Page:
The ovaries are located at the end of each fallopian tube in the female reproductive tract, and they produce the female reproductive hormones: estrogen, progesterone, and relaxin. Although the fluctuation of these hormones is critical to the female menstrual cycle, they are initially triggered by a hormone from the hypothalamus, called a releasing factor, that enables gonadotrophs in the pituitary to release LH and FSH that, in turn, regulate part of the menstrual cycle. All of these hormones work together as part of the endocrine system to ensure fertility. They are also important for the development of sexual characteristics during puberty.
Each month after puberty, females release a single egg (ovulation) when the pituitary releases LH. Prior to ovulation, the maturing egg releases increasing levels of estrogen that inform the pituitary to secrete LH. While an egg travels down the fallopian tube, progesterone is released which prevents another egg from beginning to mature. Once an egg is shed in the uterine lining (in menstruation), the cycle can begin again. During pregnancy, high levels of circulating estrogen and progesterone prevent another egg from maturing. Estrogen levels fall dramatically at menopause, signifying the end of menstrual cycling and fertility. Menopause usually occurs between the ages of 40 and 50.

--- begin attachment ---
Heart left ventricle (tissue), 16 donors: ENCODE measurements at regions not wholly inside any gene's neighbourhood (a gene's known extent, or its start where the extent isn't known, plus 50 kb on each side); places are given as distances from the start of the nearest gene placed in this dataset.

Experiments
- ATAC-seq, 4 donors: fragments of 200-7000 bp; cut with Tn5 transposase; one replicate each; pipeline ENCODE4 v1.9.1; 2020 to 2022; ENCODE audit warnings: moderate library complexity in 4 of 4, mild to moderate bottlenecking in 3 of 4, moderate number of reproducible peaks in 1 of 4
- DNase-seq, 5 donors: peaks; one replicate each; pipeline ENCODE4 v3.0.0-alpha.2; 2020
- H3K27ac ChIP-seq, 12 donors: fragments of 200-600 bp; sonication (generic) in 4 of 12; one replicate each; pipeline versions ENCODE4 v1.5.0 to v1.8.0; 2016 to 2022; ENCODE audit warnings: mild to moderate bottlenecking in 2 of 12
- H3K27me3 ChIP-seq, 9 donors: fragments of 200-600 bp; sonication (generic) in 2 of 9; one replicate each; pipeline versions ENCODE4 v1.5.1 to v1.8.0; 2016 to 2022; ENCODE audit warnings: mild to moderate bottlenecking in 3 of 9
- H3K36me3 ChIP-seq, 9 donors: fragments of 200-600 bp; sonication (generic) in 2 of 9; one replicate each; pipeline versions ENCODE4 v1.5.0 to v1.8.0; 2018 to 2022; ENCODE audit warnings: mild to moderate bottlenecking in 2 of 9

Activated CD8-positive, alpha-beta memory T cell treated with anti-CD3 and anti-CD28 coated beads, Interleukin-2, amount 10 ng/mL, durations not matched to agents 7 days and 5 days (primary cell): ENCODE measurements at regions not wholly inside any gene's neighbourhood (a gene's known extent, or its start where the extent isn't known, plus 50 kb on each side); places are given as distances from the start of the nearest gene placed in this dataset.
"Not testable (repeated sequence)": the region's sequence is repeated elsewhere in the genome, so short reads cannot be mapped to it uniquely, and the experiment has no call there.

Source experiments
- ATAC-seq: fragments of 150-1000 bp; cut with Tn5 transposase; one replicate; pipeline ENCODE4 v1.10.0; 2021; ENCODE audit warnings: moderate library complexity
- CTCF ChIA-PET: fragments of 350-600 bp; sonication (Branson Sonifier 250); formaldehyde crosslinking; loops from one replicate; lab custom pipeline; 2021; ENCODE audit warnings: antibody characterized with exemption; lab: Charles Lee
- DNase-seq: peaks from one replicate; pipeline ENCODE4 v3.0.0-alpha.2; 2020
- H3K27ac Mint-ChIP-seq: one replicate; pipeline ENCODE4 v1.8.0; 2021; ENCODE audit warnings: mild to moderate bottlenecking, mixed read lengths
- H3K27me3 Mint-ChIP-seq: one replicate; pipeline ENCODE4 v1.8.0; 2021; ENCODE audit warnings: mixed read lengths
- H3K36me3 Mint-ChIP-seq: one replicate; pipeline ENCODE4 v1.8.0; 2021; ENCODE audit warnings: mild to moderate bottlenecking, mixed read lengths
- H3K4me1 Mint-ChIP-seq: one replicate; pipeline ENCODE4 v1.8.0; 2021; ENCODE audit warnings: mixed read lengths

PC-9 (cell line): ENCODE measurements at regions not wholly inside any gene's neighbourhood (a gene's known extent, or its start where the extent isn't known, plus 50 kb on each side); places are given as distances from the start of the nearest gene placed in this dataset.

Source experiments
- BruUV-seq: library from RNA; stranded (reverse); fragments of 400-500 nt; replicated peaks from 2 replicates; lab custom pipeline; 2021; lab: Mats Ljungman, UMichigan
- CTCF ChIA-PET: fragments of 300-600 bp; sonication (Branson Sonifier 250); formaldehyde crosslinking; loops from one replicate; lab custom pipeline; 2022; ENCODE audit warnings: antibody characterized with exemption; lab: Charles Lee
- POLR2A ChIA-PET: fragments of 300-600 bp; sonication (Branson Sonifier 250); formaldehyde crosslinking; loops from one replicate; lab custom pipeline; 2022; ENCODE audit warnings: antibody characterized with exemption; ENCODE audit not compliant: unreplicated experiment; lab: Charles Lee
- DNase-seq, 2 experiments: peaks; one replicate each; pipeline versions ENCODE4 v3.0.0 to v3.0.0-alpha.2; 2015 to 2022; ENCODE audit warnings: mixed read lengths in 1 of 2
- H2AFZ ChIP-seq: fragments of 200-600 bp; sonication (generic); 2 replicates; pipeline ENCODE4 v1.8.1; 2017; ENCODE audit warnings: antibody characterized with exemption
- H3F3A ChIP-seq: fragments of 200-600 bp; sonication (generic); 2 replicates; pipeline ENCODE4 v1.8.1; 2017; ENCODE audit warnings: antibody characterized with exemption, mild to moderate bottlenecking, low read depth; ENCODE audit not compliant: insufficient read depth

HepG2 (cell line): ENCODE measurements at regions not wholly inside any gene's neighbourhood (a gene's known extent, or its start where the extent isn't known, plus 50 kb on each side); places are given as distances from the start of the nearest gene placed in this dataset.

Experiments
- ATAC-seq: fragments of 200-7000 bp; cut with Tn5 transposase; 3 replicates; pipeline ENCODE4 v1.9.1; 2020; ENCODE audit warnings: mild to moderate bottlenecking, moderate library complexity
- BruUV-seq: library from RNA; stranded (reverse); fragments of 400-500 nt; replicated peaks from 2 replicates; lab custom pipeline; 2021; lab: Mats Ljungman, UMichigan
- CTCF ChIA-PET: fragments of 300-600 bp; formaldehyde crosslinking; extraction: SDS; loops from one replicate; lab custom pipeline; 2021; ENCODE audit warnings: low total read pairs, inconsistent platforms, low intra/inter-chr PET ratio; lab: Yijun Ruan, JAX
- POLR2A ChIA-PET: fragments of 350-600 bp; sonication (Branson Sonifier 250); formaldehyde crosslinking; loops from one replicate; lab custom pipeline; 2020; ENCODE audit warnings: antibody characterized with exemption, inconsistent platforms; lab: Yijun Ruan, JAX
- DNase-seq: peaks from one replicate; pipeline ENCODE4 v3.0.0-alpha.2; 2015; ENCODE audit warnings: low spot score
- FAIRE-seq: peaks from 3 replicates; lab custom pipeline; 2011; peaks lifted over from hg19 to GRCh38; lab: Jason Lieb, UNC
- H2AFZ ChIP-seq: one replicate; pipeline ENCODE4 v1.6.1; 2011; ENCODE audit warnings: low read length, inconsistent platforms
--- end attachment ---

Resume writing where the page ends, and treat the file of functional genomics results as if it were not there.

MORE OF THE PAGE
Endocrine regulation of the female reproductive tract does not stop during pregnancy. In fact, more sex hormones are released during pregnancy than during any other phase of female life. At this time, a new set of conditions support and protect the developing baby. Even cells of the developing embryo begin to release some hormones that keep the uterine lining intact for the first couple of months of pregnancy. High progesterone levels prevent the uterus from contracting so that the embryo is not disturbed. Progesterone also helps to prepare breasts for lactation. Towards the end of pregnancy, high estrogen levels stimulate the pituitary to release the hormone, oxytocin, which triggers uterine contractions. Prior to delivery, the ovaries release the hormone, relaxin, a protein which causes the pelvic ligaments to become loose for labor.
Science EncyclopediaScience & Philosophy: Electrophoresis (cataphoresis) to EphemeralEndocrine System - History Of Endocrinology, Basic Endocrine Principles, The Pituitary, The Pineal, The Thyroid, The Parathyroids